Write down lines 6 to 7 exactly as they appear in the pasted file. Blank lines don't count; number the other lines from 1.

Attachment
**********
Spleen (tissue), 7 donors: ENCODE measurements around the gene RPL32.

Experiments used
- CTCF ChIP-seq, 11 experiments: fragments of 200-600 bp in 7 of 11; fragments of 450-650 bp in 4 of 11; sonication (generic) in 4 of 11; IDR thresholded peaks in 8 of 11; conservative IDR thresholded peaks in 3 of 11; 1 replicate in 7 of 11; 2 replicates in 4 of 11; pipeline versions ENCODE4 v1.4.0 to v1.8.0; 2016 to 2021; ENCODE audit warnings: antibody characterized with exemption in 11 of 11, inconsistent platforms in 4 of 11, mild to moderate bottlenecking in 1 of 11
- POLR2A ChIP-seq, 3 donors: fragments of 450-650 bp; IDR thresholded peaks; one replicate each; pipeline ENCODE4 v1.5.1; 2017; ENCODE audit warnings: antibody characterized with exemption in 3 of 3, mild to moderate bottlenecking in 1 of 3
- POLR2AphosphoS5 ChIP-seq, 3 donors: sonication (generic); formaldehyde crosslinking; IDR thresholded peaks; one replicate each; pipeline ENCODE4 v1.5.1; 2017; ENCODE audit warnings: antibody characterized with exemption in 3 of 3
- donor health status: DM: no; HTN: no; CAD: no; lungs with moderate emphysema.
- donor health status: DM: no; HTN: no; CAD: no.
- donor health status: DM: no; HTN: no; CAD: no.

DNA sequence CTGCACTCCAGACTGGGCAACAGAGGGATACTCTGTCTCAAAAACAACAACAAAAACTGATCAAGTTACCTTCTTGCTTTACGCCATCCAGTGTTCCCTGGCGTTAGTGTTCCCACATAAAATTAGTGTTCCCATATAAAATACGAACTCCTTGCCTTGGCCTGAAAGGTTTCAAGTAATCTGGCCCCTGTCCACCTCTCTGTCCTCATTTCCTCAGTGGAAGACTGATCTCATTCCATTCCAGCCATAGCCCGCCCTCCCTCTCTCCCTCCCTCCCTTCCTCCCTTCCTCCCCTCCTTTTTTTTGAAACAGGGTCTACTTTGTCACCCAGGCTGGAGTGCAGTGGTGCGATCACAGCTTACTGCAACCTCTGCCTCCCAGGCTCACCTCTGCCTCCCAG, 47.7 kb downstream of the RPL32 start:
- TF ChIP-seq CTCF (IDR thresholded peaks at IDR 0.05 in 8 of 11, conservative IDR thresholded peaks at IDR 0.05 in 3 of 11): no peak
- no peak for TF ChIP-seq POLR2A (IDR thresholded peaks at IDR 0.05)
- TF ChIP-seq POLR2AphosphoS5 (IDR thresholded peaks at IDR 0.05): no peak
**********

- donor health status: DM: no; HTN: no; CAD: no; lungs with moderate emphysema.
- donor health status: DM: no; HTN: no; CAD: no.